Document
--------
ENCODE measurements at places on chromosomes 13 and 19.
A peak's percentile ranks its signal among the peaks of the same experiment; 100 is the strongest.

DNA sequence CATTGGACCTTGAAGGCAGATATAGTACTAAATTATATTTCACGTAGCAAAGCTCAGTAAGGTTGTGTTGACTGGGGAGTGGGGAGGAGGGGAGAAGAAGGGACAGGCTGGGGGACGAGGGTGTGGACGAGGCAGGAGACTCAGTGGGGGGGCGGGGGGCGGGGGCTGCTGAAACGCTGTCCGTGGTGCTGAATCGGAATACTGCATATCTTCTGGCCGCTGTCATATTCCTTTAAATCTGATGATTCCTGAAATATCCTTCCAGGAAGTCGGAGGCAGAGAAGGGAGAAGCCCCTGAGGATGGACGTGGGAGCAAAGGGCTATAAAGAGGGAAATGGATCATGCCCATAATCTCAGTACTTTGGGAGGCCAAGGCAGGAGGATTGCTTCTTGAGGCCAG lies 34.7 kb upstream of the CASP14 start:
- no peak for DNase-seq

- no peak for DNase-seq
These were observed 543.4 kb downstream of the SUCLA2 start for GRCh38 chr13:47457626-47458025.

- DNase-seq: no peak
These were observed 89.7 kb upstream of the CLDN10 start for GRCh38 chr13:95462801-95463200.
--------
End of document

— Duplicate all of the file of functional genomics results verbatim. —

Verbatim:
ENCODE measurements at places on chromosomes 13 and 19.
A peak's percentile ranks its signal among the peaks of the same experiment; 100 is the strongest.

DNA sequence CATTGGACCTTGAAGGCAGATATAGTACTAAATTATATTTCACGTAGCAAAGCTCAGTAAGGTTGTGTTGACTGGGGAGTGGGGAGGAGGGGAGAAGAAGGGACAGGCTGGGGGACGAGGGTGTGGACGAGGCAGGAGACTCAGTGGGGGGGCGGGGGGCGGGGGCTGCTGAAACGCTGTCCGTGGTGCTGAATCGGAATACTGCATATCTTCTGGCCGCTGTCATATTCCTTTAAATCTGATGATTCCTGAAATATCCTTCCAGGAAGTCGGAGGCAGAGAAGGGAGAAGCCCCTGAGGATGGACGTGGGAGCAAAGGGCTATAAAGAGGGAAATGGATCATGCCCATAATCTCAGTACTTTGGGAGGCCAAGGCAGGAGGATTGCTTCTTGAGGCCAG lies 34.7 kb upstream of the CASP14 start:
- no peak for DNase-seq

- no peak for DNase-seq
These were observed 543.4 kb downstream of the SUCLA2 start for GRCh38 chr13:47457626-47458025.

- DNase-seq: no peak
These were observed 89.7 kb upstream of the CLDN10 start for GRCh38 chr13:95462801-95463200.